We own our neighbours garden!?

Re: We own our neighbours garden!?

Postby COGGY » Thu Dec 10, 2015 12:20 am

Hi Spennyroo
I think the point being made to you is that you might become responsible for the neighbour's legal costs. You yourself may have only spent £100 but the neighbour has apparently spent much more. Look at it from their point of view. Of course they are going to fight for the land they were told was included in their purchase. Several people have tried to warn you of the dangers ahead. Maybe it is time to sit down and discuss this whole affair with a good boundary solicitor. There are members of the law profession who will take your money regardless of whether they believe you have a case. Have you researched to find a good boundary solicitor? If not it may be wise to do so urgently. Coggy
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Re: We own our neighbours garden!?

Postby MacadamB53 » Thu Dec 10, 2015 12:44 am

Hi ukmicky,

when it comes to damages, do you think the court will take into consideration the fact that the claimant's predecessors x2 have marketed and sold their property as if the land was not included? ie the price paid by the claimant already factored in the loss...

Kind regards, Mac
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Re: We own our neighbours garden!?

Postby mr sheen » Thu Dec 10, 2015 8:47 am

spennyroo wrote:I have been trying to resolve this matter for nearly 18 months now!!
S


Is that the dispute that didn't exist until you initiated it?

When, as part of the conveyancing process, your solicitor asked you to consider the plan and the deeds and if they correspond to the situation on the ground.....did you...
A) say yes
B) say no but I've decided to buy it anyway

Then at what point of your occupation did you initiate a formal dispute?
How have you tried to resolve the dispute? What proposal have you submitted as a reasonable solution to the matter?

As I read the info here, you have just submitted to LR to try to get land back. The neighbour, in response, has appointed Counsel who have advised that the matter needs to be resolved via a formal legal route which may involve court, and they are defending your claims.

The burden of proof is yours, the neighbour has possession and actually need do nothing.
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Re: We own our neighbours garden!?

Postby Eliza » Thu Dec 10, 2015 9:52 am

I'm with the consensus of opinion on this. You've been told that almost certainly the neighbour would win - courtesy of "estoppel".

I could understand if you had been told at the time you bought the house that a piece of land was yours and had, accordingly, paid a price that matched that and then found that, when you came to use that bit of your land, that it wasn't and the vendor deliberately lied to you and the bit of land concerned wasn't part of your property and never had been (having been in that position myself and I'm patiently biding my time hoping for an opportunity to "punish" the vendor for having done that).

However, it is a bit of land that you didn't think was yours at the time you bought the house and paid a price in accordance with that.

It is not clear, from what you say, whether the neighbour knows this is your bit of land and is being greedy and trying to hang onto it OR whether they genuinely thought it was theirs and it came as a shock to them to find that it isn't after all?

It's understandable that they are fighting hard if they honestly thought they truly owned this bit of land. It's not understandable that they are fighting for it if they know very well it isn't theirs.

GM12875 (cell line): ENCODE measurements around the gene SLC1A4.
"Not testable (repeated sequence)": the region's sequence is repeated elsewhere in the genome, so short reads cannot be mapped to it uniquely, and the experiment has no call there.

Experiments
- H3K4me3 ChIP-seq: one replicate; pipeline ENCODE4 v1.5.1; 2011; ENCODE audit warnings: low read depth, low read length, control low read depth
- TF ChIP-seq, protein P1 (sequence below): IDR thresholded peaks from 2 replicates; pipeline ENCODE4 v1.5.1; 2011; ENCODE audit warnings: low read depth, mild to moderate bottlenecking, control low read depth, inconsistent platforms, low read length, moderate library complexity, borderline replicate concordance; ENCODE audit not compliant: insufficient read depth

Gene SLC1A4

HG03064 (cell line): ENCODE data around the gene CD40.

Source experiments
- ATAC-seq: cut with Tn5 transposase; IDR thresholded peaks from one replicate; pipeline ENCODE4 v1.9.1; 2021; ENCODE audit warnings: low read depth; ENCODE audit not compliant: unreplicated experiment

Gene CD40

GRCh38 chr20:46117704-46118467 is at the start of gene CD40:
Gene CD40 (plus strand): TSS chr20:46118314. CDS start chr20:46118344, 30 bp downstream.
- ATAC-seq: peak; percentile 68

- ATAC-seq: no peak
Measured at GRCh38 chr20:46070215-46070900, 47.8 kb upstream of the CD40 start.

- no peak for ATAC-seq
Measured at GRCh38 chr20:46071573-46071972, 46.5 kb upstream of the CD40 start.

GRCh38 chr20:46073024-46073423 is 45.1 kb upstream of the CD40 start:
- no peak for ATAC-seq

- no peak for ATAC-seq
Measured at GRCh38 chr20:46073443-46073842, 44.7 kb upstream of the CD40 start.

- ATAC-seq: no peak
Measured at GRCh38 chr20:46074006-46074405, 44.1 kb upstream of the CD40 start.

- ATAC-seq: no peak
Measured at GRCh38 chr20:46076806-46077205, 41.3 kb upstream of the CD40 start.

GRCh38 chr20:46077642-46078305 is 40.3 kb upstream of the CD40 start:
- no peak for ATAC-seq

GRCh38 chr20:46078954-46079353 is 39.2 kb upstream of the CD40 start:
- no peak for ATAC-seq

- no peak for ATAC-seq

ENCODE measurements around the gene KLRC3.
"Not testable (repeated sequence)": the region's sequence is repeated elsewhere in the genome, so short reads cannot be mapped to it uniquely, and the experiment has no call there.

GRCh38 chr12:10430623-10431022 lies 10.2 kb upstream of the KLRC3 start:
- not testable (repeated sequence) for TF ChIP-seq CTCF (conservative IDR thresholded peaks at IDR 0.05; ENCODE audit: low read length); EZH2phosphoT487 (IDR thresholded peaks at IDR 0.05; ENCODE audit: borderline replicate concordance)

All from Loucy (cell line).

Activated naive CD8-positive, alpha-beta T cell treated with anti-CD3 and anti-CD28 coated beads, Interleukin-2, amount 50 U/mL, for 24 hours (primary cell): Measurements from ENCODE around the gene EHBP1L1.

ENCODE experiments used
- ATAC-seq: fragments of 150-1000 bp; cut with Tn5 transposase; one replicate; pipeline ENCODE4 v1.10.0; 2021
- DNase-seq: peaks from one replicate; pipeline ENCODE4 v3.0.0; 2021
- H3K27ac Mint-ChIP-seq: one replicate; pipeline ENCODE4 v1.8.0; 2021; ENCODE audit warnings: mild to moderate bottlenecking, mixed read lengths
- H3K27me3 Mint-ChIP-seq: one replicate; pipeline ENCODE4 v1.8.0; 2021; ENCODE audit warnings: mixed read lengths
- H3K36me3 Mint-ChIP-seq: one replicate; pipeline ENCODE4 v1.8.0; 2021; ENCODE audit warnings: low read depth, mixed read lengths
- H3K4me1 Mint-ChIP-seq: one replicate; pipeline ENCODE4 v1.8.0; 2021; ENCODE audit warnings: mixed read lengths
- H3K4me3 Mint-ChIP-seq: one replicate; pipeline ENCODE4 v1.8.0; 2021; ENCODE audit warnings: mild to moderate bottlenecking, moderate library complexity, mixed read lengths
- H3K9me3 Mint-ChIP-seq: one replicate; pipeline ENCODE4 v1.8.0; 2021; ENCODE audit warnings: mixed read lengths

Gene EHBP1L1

If they really honestly thought its theirs - and so did you to start it = then I'd be inclined to leave it and forget fighting and shrug shoulders thinking "Darn idiot - for having put the wall in wrong place - but it is what it is".

If they have always known it isn't theirs, but decided to steal it anyway - then it does rather look as if they have got away with it (galling as that is).

Either way - I think you're on a loser if you continue with this. If they didn't know - then carry on as normal. If they did know - then just take the view "revenge is a dish best served cold" and deal with it some other way/some other time re punishing them for it.
Apologies for not giving exact personal details in my posts - you never know who is reading....
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Re: We own our neighbours garden!?

Postby arborlad » Thu Dec 10, 2015 10:30 am

Eliza wrote:..... deliberately lied to you and the bit of land concerned wasn't part of your property and never had been (having been in that position myself and I'm patiently biding my time hoping for an opportunity to "punish" the vendor for having done that).



If you have a genuine and unresolved issue concerning the limits of your land, you should carefully choose one of your own multiple threads and continue it there.
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Re: We own our neighbours garden!?

Postby MacadamB53 » Thu Dec 10, 2015 10:57 pm

Hi spennyroo,

looking back through the information you've provided I thought of a question:

did Mr & Mrs T (or the survivor of the two) die in 2005?

if this was the case then the daughter, who became registered proprietor of property A was also the legal owner of property B and was the person who told the developer where to erect the wall (and was happy with where he built it).

Kind regards, Mac
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Re: We own our neighbours garden!?

Postby spennyroo » Fri Dec 11, 2015 9:22 pm

Hi Mac

No they are all alive and well, Mr & Mrs T have retired to France and their daughter and her partner live about 40 miles away from here, the interesting thing is that they have both given misleading addresses on their 'statements of truth' provided by my neighbours solicitor!

The daughter and her partner never owned the plot to the rear of us.

I'll reply more fully to all later on as my battery is about to die !!!!

Cheers
S
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Re: We own our neighbours garden!?

Postby MacadamB53 » Fri Dec 11, 2015 10:17 pm

Hi spennyroo,

it was just a thought - and could have been fatal to your claim.

can you please confirm something for me that I asked about way back near the start of this thread:

is there a boundary feature plotted on the OS maps used for either of the title plans or does the red line span across some open space? is that part of the red line dashed or solid?

Kind regards, Mac
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Re: We own our neighbours garden!?

Postby mr sheen » Fri Dec 11, 2015 10:53 pm

So.....the plot thickens...the previous owners have given 'statements of truth' to support the neighbour's case....
Hole gets deeper and deeper......yet people just keep on digging regardless :roll:
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Re: We own our neighbours garden!?